Former President Donald Trump faces multiple cases, including two federal indictments and two state-level indictments, totaling over 90 charges.
According to NBC News, in the federal election interference-related case, Special Counsel Jack Smith gave notice to the court this week regarding the evidence he plans to use to argue his case against the former president.
In a Justice Department filing this week, some of that evidence includes Trump's "consistent plan of baselessly claiming election fraud."
Smith and his team of prosecutors are reaching all the way back to 2012, saying Trump made "baseless claims that voting machines had switched votes from then-candidate Romney to then-candidate Obama."
The outlet pointed out that Trump isn't being charged for claims that far back, but Smith plans to use the claims as evidence in his federal indictment.
Smith, in his argument, said the claims Trump made in 2012 and 2016 are relevant "because they demonstrate the defendant’s common plan of falsely blaming fraud for election results he does not like, as well as his motive, intent, and plan to obstruct the certification of the 2020 election results and illegitimately retain power.”
NEW: Special Counsel, Jack Smith, provides notice to Donald Trump of the Government's intent to introduce at trial evidence of Trump's "bad acts" that are outside of the dates of the criminal conduct charged within the indictment.https://t.co/K53oAGtjnc
— Katie Phang (@KatiePhang) December 5, 2023
NBC News noted:
The government frames its argument that way due to the federal rules of evidence. Specifically, rule 404(b) says that evidence of “any other crime, wrong, or act is not admissible to prove a person’s character in order to show that on a particular occasion the person acted in accordance with the character.” However, the rule also says that such evidence can be used to prove “motive, opportunity, intent, preparation, plan, knowledge, identity, absence of mistake, or lack of accident.”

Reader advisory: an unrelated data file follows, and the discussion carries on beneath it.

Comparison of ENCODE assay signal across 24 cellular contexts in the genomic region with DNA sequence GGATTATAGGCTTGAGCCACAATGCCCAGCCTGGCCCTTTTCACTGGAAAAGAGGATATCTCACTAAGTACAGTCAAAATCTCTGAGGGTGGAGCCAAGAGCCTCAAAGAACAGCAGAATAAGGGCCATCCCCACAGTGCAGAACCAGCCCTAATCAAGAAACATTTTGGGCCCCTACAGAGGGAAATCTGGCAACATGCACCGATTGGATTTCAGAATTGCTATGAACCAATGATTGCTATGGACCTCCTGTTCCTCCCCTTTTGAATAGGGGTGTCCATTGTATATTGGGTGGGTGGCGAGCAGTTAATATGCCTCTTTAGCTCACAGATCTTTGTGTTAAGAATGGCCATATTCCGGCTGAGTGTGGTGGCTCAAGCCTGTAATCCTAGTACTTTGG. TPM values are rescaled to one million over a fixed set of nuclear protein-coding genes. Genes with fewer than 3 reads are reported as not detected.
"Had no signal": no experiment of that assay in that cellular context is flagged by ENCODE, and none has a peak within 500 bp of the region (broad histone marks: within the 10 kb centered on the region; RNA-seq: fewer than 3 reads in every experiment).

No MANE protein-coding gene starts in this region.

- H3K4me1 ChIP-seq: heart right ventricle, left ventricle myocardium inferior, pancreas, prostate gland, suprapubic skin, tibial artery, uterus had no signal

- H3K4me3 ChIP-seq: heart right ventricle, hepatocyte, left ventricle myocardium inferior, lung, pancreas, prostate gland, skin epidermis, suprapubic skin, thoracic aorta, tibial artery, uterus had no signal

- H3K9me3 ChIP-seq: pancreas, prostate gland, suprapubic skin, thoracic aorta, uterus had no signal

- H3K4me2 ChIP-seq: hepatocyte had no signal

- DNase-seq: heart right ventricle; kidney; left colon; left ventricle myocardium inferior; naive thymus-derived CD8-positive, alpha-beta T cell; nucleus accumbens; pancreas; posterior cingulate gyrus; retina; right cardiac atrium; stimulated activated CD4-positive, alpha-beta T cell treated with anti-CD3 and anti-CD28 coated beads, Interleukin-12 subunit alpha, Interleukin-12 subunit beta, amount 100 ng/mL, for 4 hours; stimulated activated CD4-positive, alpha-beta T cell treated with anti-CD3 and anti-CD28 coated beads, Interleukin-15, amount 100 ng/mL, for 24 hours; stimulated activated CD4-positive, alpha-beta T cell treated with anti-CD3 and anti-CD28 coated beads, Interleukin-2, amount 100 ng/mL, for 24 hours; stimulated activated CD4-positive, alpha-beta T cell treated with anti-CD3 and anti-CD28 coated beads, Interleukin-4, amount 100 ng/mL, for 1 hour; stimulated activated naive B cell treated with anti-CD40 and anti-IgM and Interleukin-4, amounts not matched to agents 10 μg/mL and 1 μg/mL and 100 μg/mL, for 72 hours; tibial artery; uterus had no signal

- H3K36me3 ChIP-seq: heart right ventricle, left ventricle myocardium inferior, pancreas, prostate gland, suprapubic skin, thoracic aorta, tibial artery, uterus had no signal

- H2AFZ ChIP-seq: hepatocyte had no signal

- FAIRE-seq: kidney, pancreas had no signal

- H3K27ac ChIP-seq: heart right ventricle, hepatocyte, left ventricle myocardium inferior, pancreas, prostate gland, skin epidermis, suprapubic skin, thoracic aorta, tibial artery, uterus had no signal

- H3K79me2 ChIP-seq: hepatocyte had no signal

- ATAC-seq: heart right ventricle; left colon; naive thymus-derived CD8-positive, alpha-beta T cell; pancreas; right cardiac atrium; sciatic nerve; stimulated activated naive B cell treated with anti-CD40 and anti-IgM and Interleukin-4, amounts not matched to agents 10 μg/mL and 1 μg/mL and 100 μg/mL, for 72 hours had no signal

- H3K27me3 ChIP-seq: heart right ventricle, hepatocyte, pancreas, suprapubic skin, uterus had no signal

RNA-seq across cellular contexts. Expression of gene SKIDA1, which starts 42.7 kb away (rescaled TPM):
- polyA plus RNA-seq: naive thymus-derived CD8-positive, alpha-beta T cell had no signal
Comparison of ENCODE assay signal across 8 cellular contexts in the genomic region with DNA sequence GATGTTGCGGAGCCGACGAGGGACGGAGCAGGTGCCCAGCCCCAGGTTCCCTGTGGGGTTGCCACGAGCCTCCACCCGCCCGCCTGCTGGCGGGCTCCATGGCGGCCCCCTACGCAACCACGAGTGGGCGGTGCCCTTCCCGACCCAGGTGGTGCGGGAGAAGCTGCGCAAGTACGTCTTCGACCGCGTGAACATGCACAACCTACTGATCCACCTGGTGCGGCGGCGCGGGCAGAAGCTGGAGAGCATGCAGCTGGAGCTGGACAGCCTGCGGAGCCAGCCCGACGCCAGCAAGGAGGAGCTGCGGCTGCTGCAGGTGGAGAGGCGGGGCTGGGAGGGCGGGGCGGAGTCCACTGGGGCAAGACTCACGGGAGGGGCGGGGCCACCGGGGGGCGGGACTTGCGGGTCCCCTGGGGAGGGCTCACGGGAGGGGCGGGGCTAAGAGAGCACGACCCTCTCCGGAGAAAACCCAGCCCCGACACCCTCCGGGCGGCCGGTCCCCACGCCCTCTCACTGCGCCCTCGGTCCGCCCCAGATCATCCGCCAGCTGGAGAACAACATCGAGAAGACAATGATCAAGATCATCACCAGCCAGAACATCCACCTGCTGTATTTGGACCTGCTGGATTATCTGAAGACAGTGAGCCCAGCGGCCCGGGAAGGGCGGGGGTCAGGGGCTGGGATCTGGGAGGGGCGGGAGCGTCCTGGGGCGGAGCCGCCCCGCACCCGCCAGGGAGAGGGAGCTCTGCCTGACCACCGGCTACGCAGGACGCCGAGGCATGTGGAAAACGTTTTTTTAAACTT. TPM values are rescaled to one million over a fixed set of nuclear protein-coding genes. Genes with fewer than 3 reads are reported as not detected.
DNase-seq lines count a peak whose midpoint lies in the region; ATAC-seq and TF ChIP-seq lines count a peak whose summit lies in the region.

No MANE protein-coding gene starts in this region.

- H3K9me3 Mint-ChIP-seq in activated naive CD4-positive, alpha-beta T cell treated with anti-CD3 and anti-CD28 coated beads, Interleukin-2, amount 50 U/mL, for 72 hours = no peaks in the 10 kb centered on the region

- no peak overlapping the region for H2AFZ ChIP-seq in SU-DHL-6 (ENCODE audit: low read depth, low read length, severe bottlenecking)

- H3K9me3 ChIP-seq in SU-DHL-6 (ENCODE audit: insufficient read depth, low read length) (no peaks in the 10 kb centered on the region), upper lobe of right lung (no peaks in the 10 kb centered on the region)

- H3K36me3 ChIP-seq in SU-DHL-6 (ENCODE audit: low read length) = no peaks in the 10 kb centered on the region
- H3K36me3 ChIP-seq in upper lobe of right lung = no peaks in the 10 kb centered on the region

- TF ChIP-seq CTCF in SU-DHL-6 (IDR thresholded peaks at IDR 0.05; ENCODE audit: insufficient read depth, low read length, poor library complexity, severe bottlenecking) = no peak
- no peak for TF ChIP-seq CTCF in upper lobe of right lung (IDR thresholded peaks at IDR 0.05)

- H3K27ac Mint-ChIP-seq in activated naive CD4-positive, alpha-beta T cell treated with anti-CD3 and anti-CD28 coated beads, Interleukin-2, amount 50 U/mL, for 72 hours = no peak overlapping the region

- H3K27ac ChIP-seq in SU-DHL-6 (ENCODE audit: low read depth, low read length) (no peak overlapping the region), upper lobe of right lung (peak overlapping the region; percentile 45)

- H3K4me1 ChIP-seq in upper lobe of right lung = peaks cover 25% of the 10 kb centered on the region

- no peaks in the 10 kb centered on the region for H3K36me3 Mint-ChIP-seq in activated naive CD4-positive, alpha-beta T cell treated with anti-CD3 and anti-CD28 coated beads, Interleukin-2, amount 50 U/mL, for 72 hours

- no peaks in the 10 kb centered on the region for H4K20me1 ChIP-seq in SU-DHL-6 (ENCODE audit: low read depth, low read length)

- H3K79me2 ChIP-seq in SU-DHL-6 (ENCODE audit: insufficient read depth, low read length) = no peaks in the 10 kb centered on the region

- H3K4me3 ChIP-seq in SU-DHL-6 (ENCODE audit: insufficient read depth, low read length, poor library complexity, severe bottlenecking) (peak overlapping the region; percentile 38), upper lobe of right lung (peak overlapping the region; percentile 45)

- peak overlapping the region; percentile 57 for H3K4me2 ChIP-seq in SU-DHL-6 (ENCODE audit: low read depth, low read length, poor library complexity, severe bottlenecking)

Make no mistake -- Smith's notice of the evidence he wants to use doesn't mean the judge overseeing the case will approve it.
It will undoubtedly be challenged by Trump's lawyers, who will likely argue that it's irrelevant to the charges their client faces.
Jack Smith gives notice of evidence he wants to use against Trump - MSNBC https://t.co/f9vpwLoVRB
— Barbara (@the7thsign) December 6, 2023
For his part, Trump has argued that Smith's case is nothing more than a political witch hunt.
Trump, who hasn't pleaded guilty to any charges he faces out of the four indictments, insisted that the cases are a weaponization of the justice system against him in order to hamstring his 2024 presidential campaign.
Despite the legal issues, Trump enjoys a dominant lead in the GOP primary polls and is the undisputed frontrunner for the nomination.